Spotlight: Meredith Lavitt, Director of Sundance Ignite
This series of posts highlights some of our local industry talent: on-screen and behind-the-scenes, established and up-and-coming.
Meredith Lavitt has over 25 years of experience working in the independent film arena. Lavitt is the director of Sundance Institute’s Sundance Ignite program, which cultivates and supports a new generation of filmmakers. Prior to that, Lavitt was the director of the Sundance Film Forward Initiative, an international touring program as well as the Documentary Film Program. She was also instrumental in creating many of the Institute’s student programs and community programs. In 2004 she founded Swirl Productions and produced the critically acclaimed Home Front, which premiered at the 2006 Tribeca Film Festival and on Showtime and has worked with award-winning filmmakers including Richard Hankin and Eddie Schmidt, among others. Her last film The Grand Rescue premiered at the Mountain Film Festival in Spring 2014 and premiered on PBS spring 2016. She currently sits on the Board of Directors of Spy Hop Productions, as well as our very own, Utah Film Commission Advisory Committee. Meredith holds a Bachelor of Arts degree from Brown University and lives in Park City, Utah with her family.
What drew you to the film industry?
I became interested in filmmaking in high school. It is a “make lemonade out of lemons” type story. I was a dancer and I did not make the cut for the senior project choreography class. So, instead of creating a dance piece for my senior project, I decided to document my peers in their process of creating a dance piece. I fell in love with filmmaking and the power of story. I kept making shorts through college and then started working at Sundance Institute in 1993, as well as working on my own projects.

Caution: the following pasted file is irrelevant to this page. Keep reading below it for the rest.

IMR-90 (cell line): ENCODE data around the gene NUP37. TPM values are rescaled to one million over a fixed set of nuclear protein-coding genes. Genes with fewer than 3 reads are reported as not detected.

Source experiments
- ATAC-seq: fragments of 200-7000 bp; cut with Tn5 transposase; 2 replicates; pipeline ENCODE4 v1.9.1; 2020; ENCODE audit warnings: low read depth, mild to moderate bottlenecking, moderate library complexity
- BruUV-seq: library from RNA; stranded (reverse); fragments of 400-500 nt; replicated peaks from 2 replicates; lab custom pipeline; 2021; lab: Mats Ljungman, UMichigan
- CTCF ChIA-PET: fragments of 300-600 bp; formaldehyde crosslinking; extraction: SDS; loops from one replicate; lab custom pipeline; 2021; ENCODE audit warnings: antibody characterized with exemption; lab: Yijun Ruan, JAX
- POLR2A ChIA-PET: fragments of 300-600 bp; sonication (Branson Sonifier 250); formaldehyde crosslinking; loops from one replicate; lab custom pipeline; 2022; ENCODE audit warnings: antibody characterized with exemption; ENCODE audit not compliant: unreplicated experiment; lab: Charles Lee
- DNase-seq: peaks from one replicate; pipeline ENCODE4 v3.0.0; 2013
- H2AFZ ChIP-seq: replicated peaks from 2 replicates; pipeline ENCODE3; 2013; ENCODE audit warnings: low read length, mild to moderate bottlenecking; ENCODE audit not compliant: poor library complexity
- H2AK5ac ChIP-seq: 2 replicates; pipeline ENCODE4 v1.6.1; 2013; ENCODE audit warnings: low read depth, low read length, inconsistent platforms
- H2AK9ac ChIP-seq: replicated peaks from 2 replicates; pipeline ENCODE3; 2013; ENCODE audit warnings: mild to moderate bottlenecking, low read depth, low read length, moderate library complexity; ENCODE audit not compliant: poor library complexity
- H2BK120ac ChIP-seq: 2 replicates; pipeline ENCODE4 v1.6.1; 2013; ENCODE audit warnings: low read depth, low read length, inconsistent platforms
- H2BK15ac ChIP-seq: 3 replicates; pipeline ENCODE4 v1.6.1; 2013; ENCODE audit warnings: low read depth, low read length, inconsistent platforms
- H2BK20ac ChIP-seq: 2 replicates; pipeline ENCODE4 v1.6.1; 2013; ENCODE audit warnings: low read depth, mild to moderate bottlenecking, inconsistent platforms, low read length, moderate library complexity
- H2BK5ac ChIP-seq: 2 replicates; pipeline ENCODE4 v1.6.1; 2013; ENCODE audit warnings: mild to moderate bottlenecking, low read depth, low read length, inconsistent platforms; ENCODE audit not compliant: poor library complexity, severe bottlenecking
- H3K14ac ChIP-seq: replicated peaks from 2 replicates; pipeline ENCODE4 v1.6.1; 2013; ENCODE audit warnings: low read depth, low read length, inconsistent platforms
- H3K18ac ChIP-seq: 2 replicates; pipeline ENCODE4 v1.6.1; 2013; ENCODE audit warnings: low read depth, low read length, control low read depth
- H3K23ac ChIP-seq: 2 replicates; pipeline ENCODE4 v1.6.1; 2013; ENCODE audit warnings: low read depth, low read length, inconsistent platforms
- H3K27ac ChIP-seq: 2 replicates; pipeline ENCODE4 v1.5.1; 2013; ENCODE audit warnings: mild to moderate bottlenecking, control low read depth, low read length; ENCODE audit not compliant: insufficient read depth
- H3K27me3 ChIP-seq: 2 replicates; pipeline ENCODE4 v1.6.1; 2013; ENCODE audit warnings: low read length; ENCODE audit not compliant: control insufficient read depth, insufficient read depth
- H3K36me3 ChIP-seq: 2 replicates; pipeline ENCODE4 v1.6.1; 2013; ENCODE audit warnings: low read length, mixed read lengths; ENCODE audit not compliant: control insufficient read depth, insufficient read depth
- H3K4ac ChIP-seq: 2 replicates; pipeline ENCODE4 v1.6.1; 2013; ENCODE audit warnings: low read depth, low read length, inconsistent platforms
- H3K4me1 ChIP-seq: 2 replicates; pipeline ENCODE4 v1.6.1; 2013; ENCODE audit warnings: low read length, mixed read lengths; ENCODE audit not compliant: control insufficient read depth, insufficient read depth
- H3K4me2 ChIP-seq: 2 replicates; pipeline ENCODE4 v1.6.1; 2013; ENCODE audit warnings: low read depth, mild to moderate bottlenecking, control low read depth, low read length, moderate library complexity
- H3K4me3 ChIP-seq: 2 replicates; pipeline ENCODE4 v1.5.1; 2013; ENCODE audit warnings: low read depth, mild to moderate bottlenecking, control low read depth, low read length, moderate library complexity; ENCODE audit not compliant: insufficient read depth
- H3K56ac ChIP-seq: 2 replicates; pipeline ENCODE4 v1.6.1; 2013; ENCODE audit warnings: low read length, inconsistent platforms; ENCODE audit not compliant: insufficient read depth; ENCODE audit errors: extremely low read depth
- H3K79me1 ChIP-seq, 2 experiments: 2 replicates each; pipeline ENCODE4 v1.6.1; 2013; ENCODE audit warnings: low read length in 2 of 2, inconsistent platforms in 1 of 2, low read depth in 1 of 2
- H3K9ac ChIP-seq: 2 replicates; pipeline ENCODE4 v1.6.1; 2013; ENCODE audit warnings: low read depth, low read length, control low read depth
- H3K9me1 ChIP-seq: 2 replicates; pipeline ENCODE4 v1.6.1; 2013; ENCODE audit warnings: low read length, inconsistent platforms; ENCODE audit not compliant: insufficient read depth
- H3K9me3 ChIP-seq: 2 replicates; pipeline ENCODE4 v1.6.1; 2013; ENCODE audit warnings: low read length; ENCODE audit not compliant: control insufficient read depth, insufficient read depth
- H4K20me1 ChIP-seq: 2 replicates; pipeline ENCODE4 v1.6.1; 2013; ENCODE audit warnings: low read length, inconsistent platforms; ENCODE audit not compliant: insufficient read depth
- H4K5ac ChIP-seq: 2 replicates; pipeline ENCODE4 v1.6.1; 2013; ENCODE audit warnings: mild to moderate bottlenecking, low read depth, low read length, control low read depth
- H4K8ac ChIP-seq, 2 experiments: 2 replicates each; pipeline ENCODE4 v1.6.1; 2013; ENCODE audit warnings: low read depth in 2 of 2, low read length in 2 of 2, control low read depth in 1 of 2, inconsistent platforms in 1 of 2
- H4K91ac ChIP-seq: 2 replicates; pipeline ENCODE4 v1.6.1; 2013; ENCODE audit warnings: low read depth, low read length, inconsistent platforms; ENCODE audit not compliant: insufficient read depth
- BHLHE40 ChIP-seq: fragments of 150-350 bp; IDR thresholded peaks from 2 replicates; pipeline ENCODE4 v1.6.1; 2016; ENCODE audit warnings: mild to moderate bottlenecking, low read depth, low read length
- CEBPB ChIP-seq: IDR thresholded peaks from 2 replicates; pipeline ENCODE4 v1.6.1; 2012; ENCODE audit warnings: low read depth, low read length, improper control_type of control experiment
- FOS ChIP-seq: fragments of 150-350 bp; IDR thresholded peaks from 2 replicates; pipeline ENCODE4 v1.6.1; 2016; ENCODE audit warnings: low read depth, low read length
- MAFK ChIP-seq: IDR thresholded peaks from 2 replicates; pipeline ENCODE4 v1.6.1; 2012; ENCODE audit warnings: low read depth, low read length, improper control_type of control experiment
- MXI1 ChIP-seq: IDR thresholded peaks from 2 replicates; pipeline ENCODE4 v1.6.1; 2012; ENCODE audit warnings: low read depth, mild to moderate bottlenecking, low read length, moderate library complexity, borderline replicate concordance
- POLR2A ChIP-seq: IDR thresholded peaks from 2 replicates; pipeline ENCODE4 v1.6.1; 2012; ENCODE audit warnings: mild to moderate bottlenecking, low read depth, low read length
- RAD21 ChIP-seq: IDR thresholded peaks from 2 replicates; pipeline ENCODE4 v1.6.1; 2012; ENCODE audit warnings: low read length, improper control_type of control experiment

What do you love most about working at Sundance as the Sundance Ignite Director?
I love being able to work with the filmmakers and supporting them in their vision and craft. It is so rewarding to watch emerging filmmakers realize their stories and get to the next step in their filmmaking journey. Everyone at Sundance Institute is so committed to the mission and the work – it’s really a pretty amazing group of people.
Can you tell us a bit about the Ignite program?
Sundance Ignite started in 2015 with a pilot program at the 2015 Sundance Film Festival. We launched the program for a couple of reasons. Our Festival Director, John Cooper always says he got scared looking out at our audiences and seeing a sea of gray hair. His goal was to inject some youth into the Festival, create some energy, and develop a younger audience base. We also realized that the Festival, was not very accessible to a younger demographic because it was too expensive. So in response, we created the Sundance Ignite Ticket package, which is a discounted ticket package for film lovers and filmmakers ages 18 to 25 years of age during the second half of the Festival. The package includes 15 tickets and specially curated events to introduce participants to each other, the Industry and Festival filmmakers. We also launched the fellows program, which now is a year-long fellowship for 15 emerging filmmakers between the ages of 18 to 24. Ignite is supported by Adobe Project 1324 and we utilize their digital platform to host a film challenge every year to find those 15 fellows from around the world. We have had fellows represent states from across the U.S., as well as from Algeria, Canada, Colombia, Hong Kong, India, Mexico, Sweden, UK and Venezuela. The focus of the fellowship is to support the fellows in both the advancement of their craft and their professional development. Fellows receive year-round mentorship from a Sundance alumni filmmaker/producer, attend Ignite labs, and have opportunities to intern/PA or attend different Sundance Institute artist programs. Our objective is both to help our fellows become working filmmakers as well as to identify talent earlier and have Ignite fellows walk through Sundance doors attending other programs and showcasing their films at the Festival — and I am excited to say after 4 years it is working – we have had two fellows premiere their shorts at the 2018 film festival, and a few become lab fellows for other departments.